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Me and my friends are pretty new to D&D and are likely getting the majority of the rules wrong. I believe I understand AC: an AC of 16 means you must roll a die (+modifier) of 16 or greater to deal damage, and anything over that AC is taken as hitpoint damage?

What I was wondering was, at level 1, I believe I have a d10 halberd and a +4 strength modifier. However, the guards we're fighting have an AC of 16, making it completely impossible to even get past their AC. So we played it as if we could group attack, i.e. add up all our attack scores then remove whatever was excess of the AC from HP. Pretty sure we're playing some rules wrong, could anybody shed some light on the subject?

Not sure which version of D&D I'm using. It's the free pdf version released in August: http://media.wizards.com/2014/downloads/dnd/PlayerDnDBasicRules_v0.2.pdf

I have read the armour class section of the rulebook. Is it perhaps that first you roll a d20 (+modififers) to see if you beat armour class, then you do a damage roll?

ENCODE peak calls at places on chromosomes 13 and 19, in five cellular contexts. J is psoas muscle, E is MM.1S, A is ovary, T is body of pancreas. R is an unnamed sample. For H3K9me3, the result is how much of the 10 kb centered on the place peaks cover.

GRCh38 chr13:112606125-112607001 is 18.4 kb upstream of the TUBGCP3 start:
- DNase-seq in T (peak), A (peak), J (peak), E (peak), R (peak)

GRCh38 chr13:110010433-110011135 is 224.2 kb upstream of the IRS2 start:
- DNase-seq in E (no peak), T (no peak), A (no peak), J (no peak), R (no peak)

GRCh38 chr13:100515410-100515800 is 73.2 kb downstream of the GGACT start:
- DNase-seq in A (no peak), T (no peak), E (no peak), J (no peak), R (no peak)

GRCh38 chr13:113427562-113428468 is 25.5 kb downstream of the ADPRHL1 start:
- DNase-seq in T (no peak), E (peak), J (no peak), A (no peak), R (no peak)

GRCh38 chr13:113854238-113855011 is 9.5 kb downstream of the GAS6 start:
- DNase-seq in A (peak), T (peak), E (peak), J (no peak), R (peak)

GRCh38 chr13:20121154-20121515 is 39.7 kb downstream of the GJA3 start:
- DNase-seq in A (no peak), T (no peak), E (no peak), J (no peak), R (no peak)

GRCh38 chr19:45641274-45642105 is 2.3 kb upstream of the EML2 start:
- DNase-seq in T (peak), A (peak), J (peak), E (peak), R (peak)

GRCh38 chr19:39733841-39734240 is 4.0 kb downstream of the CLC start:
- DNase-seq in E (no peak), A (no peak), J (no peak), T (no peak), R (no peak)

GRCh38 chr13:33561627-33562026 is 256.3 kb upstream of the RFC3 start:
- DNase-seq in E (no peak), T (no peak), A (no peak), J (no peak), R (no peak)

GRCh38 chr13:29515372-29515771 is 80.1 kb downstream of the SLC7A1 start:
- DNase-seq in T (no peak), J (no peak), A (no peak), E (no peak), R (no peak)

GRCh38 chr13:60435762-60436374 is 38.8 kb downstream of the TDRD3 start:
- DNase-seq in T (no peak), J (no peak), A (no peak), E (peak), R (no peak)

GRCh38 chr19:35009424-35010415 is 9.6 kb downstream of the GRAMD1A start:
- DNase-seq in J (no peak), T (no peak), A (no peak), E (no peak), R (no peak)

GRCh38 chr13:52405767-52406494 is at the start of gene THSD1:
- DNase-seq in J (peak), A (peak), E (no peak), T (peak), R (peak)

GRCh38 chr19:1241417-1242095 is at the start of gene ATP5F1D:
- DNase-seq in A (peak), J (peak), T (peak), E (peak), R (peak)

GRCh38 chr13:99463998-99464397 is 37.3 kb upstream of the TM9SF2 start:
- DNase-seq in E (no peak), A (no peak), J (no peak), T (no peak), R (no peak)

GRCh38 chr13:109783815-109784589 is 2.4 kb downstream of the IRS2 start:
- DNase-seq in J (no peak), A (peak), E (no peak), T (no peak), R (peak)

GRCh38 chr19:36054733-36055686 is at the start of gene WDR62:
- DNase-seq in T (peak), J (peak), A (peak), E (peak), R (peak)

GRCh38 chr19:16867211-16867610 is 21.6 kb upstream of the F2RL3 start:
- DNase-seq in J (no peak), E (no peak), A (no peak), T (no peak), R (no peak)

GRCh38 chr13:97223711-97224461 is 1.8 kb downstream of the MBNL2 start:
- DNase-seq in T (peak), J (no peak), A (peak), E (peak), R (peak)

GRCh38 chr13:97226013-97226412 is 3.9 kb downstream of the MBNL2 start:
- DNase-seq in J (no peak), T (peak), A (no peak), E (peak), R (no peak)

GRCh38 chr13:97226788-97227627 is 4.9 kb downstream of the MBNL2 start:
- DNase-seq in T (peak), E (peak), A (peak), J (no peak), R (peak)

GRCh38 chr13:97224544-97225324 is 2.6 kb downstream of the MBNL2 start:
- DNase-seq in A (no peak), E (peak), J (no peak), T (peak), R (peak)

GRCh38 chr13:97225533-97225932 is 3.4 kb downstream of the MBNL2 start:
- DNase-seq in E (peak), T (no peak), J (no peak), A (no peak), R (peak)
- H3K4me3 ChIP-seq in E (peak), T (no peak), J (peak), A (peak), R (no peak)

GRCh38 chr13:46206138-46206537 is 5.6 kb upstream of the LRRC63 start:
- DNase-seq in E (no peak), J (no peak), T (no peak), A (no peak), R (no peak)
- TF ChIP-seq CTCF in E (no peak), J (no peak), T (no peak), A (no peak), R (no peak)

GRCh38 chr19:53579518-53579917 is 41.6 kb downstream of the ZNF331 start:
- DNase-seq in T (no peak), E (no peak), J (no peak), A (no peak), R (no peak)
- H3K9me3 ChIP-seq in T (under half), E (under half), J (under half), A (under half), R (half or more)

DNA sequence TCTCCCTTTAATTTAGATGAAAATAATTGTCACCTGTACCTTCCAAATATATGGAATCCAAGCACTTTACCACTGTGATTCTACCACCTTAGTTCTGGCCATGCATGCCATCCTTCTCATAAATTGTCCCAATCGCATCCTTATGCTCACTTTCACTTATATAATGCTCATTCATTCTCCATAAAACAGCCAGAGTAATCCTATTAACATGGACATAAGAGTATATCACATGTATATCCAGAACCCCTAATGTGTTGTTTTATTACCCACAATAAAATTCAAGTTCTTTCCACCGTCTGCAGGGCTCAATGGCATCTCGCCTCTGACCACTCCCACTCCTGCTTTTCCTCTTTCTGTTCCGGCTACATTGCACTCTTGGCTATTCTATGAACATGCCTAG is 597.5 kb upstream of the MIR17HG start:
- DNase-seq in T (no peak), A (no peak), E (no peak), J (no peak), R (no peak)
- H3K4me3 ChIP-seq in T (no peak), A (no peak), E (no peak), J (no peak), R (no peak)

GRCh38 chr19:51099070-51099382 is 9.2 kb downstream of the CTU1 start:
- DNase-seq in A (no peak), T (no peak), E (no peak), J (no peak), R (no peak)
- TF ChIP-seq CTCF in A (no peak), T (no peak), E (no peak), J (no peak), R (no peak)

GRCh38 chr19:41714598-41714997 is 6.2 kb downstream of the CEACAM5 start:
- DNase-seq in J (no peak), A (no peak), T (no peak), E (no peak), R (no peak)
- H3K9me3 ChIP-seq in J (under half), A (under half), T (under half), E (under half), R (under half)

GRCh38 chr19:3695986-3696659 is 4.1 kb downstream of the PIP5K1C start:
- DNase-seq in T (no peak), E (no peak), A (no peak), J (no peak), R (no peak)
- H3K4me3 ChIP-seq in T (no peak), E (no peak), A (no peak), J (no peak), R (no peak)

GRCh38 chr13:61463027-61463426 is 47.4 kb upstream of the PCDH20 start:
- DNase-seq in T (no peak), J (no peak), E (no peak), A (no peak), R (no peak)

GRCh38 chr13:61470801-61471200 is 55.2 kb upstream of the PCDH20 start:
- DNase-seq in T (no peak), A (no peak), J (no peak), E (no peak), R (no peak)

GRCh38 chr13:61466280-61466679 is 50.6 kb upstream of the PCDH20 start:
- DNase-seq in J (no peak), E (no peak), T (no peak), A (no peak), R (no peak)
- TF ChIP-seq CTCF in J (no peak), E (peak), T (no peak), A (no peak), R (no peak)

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Let's break this down a little bit using the Basic Rules you have available.

Page 73:

Attack Rolls

To make an attack roll, roll a d20 and add the appropriate modifiers. If the total of the roll plus modifiers equals or exceeds the target’s Armor Class (AC), the attack hits.

Pretty straight forward. You roll a D20 and add modifiers, in your case +4 for your Strength as well as your proficiency bonus if your proficient at using a halberd, and that result determines whether or not you actually hit the target. Now the DM might or might not tell you straight up what the AC for an enemy is, but if you're paying attention you can figure it out by remembering what rolls hit or miss and extrapolate from there.

If it hits then you roll damage.

Page 75:

Damage Rolls

Each weapon, spell, and harmful monster ability specifies the damage it deals. You roll the damage die or dice, add any modifiers, and apply the damage to your target. Magic weapons, special abilities, and other factors can grant a bonus to damage. When attacking with a weapon, you add your ability modifier—the same modifier used for the attack roll— to the damage.